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Workplace

Do Your Teams Own Their Engagement?

Workplace

Do Your Teams Own Their Engagement?

by Brian Brim
Do Your Teams Own Their Engagement?

Story Highlights

  • Involvement is the key to shared ownership
  • Employees perform better when they know their work matters to the company

Leaders often make a mistake in their approach to engagement. Building engagement is not a separate activity from the actual work that needs to be done.

The best leaders Gallup has studied do not see fostering employee engagement as a separate part of their job, but as something that informs how they should do every part of their job.

What's more, leaders must realize that the key to engagement is through a shared ownership of it with their people. When leaders use shared responsibility correctly, it can become the best way to build strong and sustainable employee engagement.

What is shared ownership?

It is the process in which leaders work with their people to determine what needs to be accomplished in order to meet critical objectives.

Involvement is the key to shared ownership.

One of the most important tools to build engagement with is involvement.

When people are part of the solution and know they are a valuable part of the work and decisions being made, that is to say, when they have a sense of ownership -- and if they know what excellence and success looks like -- they are that much closer to being engaged.

When leaders don't understand this, employee engagement efforts can produce strange outcomes.

Leaders can become consumed with being order-takers and social chairpersons. They spend days trying to figure out what their people want and then trying to fill that order, or they focus on trying to make work fun with things like quiz bowls and pizza parties.

This is not to say that leaders shouldn't provide the tools and resources to help their people succeed, but there is a right and wrong way to do this. It also doesn't mean we shouldn't attempt to bring some fun into the work environment, but again -- it's important to consider the why and how surrounding the fun.

Regardless of whether executed correctly or not, if these actions are leaders' only attempt to affect engagement, these leaders are missing what's at the core of engagement.

Instead of involving their teams, they end up coddling them.

Shared responsibility can actually help leaders provide resources that employees need, but to achieve that outcome leadership needs to have the right approach.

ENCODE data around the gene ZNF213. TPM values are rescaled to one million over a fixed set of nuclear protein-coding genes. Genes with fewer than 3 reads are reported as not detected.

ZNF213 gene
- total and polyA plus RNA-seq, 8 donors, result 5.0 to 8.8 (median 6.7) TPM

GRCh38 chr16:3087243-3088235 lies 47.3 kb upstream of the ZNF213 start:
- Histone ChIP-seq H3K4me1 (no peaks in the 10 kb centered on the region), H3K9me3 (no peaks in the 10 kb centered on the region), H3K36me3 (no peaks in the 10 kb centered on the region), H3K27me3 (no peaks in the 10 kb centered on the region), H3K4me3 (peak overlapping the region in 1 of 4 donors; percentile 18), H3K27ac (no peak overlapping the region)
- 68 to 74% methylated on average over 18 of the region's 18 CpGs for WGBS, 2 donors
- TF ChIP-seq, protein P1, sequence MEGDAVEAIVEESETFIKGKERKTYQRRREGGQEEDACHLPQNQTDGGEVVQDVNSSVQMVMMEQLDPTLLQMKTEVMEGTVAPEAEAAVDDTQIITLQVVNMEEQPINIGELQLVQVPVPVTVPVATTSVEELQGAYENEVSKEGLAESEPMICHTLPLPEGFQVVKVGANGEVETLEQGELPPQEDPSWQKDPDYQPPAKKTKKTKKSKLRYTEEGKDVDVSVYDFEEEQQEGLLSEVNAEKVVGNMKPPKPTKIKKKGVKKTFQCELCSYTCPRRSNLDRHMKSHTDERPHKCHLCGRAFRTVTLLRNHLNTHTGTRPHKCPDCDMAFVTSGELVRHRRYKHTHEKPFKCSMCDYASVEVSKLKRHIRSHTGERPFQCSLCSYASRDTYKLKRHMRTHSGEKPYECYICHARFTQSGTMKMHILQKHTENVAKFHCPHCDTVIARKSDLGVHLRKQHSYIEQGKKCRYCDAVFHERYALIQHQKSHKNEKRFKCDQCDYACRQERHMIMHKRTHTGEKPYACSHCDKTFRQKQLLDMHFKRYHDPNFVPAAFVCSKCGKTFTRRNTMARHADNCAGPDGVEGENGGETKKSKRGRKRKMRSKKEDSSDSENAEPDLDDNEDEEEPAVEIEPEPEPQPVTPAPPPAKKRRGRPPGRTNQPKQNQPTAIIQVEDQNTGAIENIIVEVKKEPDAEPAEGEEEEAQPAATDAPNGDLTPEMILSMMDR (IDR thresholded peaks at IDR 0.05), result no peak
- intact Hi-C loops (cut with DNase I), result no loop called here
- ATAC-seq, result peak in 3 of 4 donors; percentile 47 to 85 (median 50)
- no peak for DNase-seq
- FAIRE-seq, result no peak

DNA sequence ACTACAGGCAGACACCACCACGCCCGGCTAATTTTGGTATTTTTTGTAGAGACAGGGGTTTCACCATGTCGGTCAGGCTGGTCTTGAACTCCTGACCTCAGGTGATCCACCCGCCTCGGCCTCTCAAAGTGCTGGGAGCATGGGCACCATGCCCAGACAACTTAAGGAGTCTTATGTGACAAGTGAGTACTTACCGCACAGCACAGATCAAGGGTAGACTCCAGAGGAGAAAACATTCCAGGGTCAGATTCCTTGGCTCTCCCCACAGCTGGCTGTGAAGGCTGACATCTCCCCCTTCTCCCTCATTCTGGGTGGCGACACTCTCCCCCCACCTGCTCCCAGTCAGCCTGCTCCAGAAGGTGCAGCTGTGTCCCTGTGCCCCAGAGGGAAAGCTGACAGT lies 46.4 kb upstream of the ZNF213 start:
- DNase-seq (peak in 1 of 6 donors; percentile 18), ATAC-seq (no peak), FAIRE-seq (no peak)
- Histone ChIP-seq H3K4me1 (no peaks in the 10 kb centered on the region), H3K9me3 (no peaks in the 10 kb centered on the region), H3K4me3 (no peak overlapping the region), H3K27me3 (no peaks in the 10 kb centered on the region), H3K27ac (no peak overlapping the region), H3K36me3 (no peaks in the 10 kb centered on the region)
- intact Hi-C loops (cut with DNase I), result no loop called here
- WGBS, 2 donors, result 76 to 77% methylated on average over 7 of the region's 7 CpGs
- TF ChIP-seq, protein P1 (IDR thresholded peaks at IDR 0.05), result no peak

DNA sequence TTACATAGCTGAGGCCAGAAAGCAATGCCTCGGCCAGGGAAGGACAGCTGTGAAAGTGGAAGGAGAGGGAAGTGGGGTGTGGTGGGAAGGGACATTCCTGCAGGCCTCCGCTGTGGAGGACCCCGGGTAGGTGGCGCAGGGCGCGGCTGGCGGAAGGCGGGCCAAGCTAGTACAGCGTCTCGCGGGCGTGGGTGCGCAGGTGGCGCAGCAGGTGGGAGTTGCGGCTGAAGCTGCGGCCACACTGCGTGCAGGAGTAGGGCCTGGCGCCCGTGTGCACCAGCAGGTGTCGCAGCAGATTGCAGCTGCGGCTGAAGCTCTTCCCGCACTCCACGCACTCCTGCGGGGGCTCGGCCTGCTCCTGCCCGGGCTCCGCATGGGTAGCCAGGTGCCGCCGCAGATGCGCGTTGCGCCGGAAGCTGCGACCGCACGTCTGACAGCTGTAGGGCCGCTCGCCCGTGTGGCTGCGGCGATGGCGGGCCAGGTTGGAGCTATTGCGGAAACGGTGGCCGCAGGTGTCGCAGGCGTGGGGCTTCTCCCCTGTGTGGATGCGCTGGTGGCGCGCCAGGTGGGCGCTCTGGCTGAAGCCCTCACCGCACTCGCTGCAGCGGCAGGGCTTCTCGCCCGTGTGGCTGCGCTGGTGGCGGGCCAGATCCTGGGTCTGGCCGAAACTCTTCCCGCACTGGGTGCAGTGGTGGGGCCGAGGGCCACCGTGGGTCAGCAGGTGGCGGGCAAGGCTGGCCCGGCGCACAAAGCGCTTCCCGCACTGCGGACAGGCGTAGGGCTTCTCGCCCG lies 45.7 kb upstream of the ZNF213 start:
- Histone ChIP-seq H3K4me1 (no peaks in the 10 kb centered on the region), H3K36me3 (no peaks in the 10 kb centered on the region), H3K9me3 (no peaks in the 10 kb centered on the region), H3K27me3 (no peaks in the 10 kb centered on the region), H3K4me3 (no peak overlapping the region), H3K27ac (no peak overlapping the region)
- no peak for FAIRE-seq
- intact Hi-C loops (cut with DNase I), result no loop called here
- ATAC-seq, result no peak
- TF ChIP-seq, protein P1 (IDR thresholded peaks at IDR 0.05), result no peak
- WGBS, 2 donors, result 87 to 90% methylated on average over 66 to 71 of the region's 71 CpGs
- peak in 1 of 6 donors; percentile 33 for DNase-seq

For example, one manager in a manufacturing environment recently fought to get his team members separate locking toolboxes, because they had a strong business case for why they needed them. They all worked together to show how dedicated toolboxes that lock allow for workers to plan for their job the next day and know they can hit the ground running and get to work right way.

Because team members had a clear business case for their need and because they worked with their leader to state that case clearly, a problem was solved through involvement, the team grew more engaged and people were more productive.

Leaders need to shift their perspective on ownership of engagement so that it becomes a natural and positive discussion among their teams.

One common barrier to this is weak leadership who feel they need to have all the answers or they will appear unsteady.

A strong leader knows that the best answers often come from their teams. They honor the new insights their people bring and they encourage sharing those insights and applying them to the work.

They share the responsibility for how to successfully reach desired outcomes. This shared responsibility results in people knowing that they really matter to the success of the work being done.

Gallup's data support this quite clearly as the chart below shows. Employees who strongly agree their manager helps them set work priorities are more likely to be engaged (involved in, enthusiastic about and committed to their work and workplace) than actively disengaged (emotionally disconnected from their work and workplace and jeopardize their team's performance) -- 66% vs. 4%.

When team members strongly agree their manager helps them set performance goals, they are again more like to be engaged than actively disengaged, 69% vs. 5%, respectively. Remember, team members want to be involved and contribute.

Graphic: employees who have more of a say in their performance goals are more likely to be engaged at work.

How are you creating opportunities for team members to share responsibility?

As a leader, how do you help team members see that things aren't happening "to" them but "because" of them?

Take the time to look back on your past week. Play the highlight reel in your head, and find the plays where you didn't involve your team but instead felt like you had all the answers.

  • What could you have changed?
  • Where could you have changed a statement into a question to get your people involved in the situation?
  • Where did you coddle versus involve?

Then, think back on the moments when you did invite your team to share responsibility.

  • Where were you successful?
  • Where did you get the team to take initiative and help build a plan for solving a real issue?

Consider these questions each week as you consider how well you led your team. Then work on shifting a few conversations each week to be about shared ownership of and involvement in engagement.

Gallup can help you foster shared ownership of employee engagement among your teams:

Brian J. Brim, Ed.D., is a Senior Practice Consultant at Gallup. He is coauthor of Strengths Based Selling.

Gallup


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